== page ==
Leiter-Seersucker-2Whilst Cec Linder—Van Nutter’s predecessor as Felix Leiter in Goldfinger—dresses all out in the American Ivy League style in a suit with natural shoulders and an undarted front, Van Nutter wears his American classic in an updated cut. His button three suit jacket has straight shoulders, a full chest and a darted, suppressed waist. The lapels are a classic width and reach halfway from the collar to the edge of the shoulder. The jacket also has flapped hip pockets, double vents and three buttons on the cuffs. The suit’s buttons are made of mother of pearl. The suit trousers have reverse pleats, tapered legs and plain bottoms. The suit is more of a 1950s style than a 1960s style, but Leiter still looks cool and confident in it.

Leiter-Seersucker-3Under the suit Leiter wears a white shirt with a spread collar—another break from the traditional American style—and button cuffs. His black silk knitted tie is tied in a four-in-hand knot. He wears black shoes and a narrow black belt. The black accessories may be unimaginative, but they provide a needed gravitas to his otherwise casual outfit. Leiter carries with him a fedora-style straw Panama hat that has a tall C-crown and a black ribbon. Leiter’s black sunglasses look like they’re by Ray-Ban, but if anyone knows better than I do feel free to comment below.

Largo: The White Camp Shirt

Largo-Camp-Shirt

Emilio Largo, dare I say the best-dressed villain in the Bond series, looks just as smart in casual attire as he does in tailored clothing. Largo’s white camp shirt in Thunderball is likely a linen and cotton blend. It has a camp collar and long sleeves with rounded single-button cuffs. The body has a straight cut with a straight hem and side vents. There are six buttons down the front, including the collar, and the last two buttons are increasingly spaced farther apart going down than front. The collar, cuffs and front edge are stitched 1/4 inch from the edge. There is a crease down the middle of each side of the shirt, which means that Largo stores his shirts folded. Clearly his valet did not iron the shirt before he wore it. Some people like creases in their shirts, but they properly should be ironed out.

Largo-Camp-Shirt-2Compared to Connery’s camp shirts, Largo’s camp shirt is much longer, more like the length of a dress shirt to be tucked. Perhaps he had it made that way so it could transition from a casual daytime shirt to a dressier evening shirt that he can wear tucked under a blazer. Frank Foster makes his formal shirt hems exactly the same as this shirt’s hem, so there is no reason why this shirt couldn’t be worn both tucked and untucked. And seeing that Frank Foster constructs his shirt hems and vents exactly like this shirt’s hem and vent, this could possibly be one of his shirts.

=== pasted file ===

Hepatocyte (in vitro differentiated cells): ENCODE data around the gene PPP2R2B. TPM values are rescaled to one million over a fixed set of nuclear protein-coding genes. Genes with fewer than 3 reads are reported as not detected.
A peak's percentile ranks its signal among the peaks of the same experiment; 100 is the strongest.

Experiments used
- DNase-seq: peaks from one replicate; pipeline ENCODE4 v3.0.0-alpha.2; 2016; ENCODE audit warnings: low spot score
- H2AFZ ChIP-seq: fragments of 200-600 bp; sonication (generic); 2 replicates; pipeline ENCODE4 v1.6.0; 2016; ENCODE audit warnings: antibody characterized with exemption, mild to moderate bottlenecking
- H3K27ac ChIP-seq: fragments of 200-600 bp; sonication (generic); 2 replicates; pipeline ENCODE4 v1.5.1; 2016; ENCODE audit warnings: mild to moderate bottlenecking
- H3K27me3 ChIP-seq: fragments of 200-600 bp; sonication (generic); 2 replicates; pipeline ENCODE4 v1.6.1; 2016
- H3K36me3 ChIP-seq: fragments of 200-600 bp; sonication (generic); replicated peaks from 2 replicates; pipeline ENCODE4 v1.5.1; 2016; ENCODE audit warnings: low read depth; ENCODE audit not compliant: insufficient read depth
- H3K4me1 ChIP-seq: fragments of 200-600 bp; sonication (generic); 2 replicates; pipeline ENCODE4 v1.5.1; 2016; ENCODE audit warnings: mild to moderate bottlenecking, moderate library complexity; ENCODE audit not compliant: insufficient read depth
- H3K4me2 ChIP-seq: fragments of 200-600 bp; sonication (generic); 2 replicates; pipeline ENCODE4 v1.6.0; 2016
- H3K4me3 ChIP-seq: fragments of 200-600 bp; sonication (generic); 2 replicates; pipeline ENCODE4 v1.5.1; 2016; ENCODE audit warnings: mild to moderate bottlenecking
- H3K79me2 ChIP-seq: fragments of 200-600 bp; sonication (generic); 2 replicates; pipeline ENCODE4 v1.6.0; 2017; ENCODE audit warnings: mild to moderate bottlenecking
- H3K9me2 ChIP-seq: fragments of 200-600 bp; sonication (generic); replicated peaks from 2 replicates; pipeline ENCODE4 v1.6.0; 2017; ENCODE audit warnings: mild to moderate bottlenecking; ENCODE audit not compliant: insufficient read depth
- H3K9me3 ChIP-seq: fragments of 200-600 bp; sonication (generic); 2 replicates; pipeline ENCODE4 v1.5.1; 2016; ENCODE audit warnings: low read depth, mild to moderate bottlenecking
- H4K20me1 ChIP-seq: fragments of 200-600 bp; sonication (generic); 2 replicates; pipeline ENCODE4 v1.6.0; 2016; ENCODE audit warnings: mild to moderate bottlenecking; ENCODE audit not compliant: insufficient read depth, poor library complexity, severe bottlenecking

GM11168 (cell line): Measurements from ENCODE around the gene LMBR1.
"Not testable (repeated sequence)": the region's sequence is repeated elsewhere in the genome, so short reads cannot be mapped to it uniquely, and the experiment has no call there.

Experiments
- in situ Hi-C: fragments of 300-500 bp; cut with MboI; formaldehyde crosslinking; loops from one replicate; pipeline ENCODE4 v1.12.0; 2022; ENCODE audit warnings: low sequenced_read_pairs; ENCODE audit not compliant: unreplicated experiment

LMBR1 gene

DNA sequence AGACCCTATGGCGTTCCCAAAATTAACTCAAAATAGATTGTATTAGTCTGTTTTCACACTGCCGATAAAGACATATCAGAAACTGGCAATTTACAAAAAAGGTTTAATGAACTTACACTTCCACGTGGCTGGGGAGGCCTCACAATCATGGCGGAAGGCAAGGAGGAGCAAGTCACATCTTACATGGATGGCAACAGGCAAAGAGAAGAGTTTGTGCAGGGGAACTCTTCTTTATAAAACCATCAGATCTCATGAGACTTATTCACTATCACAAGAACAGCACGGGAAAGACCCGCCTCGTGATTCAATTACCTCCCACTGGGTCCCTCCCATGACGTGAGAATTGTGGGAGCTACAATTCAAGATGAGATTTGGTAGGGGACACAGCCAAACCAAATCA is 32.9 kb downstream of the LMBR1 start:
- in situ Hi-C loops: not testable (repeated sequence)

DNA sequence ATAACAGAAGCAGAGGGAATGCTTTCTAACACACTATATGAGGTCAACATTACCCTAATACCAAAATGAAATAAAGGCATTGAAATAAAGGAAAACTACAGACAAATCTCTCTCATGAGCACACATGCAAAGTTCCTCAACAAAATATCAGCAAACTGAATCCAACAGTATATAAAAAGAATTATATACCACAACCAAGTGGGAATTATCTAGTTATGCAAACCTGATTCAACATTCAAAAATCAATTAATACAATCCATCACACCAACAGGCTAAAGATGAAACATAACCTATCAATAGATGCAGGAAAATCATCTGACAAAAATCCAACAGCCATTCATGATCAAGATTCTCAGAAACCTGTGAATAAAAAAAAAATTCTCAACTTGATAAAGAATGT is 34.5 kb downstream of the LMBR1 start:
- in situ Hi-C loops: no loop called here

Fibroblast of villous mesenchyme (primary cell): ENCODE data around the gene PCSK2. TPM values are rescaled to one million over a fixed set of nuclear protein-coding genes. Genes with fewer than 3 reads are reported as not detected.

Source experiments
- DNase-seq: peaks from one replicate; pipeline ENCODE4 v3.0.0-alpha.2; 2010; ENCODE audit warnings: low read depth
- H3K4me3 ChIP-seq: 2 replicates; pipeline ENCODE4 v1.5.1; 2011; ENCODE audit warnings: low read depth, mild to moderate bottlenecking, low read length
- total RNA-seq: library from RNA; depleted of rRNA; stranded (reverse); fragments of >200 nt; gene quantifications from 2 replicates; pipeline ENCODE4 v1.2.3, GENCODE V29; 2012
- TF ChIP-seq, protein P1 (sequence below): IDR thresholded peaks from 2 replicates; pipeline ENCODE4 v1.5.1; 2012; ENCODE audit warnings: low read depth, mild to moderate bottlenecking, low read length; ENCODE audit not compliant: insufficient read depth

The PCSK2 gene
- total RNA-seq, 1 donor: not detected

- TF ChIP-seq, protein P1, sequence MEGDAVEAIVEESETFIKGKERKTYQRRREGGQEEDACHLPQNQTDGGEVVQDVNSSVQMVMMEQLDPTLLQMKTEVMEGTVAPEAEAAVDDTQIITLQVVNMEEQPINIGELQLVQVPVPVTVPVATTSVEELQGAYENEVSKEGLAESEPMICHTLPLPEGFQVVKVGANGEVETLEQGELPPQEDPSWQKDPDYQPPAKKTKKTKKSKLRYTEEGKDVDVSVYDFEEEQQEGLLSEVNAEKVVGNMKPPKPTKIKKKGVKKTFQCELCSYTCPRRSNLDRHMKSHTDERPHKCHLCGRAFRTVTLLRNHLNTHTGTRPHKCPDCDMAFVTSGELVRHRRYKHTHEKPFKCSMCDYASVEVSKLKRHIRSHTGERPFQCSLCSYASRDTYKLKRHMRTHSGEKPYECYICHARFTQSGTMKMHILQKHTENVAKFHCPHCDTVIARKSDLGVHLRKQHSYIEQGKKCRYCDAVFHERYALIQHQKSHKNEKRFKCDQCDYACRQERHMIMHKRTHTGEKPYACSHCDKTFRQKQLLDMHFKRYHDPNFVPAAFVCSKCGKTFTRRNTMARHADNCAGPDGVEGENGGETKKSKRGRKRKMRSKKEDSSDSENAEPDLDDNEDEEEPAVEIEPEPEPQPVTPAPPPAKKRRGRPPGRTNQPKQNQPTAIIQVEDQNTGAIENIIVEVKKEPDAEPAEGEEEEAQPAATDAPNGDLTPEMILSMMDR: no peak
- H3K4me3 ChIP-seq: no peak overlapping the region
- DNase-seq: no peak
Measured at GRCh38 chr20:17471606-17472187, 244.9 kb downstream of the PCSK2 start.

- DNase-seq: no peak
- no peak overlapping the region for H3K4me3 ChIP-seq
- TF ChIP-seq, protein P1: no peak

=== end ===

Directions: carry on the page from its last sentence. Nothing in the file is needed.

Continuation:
Pierce Brosnan wears a very similar shirt almost 40 years later in Die Another Day, except his shirt has a pocket and he wears the sleeves rolled up. The lack of a pocket on Largo’s shirt—as well as wearing his sleeves down with the cuffs fastened—makes his look a bit dressier.

Largo-Camp-Shirt-3Largo’s trousers are charcoal blue linen and are ironed with a sharp crease down the leg. The have a plain hem and most likely a flat front. Though Largo is amongst the more tastefully-dressed Bond villains, his choice of shoes is rather flashy. They’re blue suede derbies with a tassels on the laces and crepe soles. I’m not saying that the shoes aren’t tasteful—they’re actually quite stylish—but they’re unlikely to be an item Bond would wear. Largo’s choice of black socks, on the other hand, is rather unstylish unless he was matching his socks to his eyepatch. Blue-grey socks to match the trousers, though difficult to find, would be the natural colour of socks to wear. Blue or grey socks of any shade would look better than black.

The Blue Gingham Shirt

Blue-Gingham-Camp-Shirt

As the weather gets warmer it’s time to look at summer clothes again. In Thunderball, Sean Connery briefly wears a camp shirt in blue and white gingham, a check that is great for summer in any type of shirt. The shirt has a camp collar, an open breast pocket, a straight hem with side vents and shoulder pleats at the back. Other than the colour, the shirt is the same as the pink and white gingham shirt Connery also wears in Thunderball.

Blue-Gingham-Camp-Shirt-2The light blue swimming trunks from Jantzen are the same as what Connery wears with the rose-coloured camp shirt earlier in the film. They sit just below the waist and have a short inseam. The trunks have button-down belt loops that hold a built-in black belt.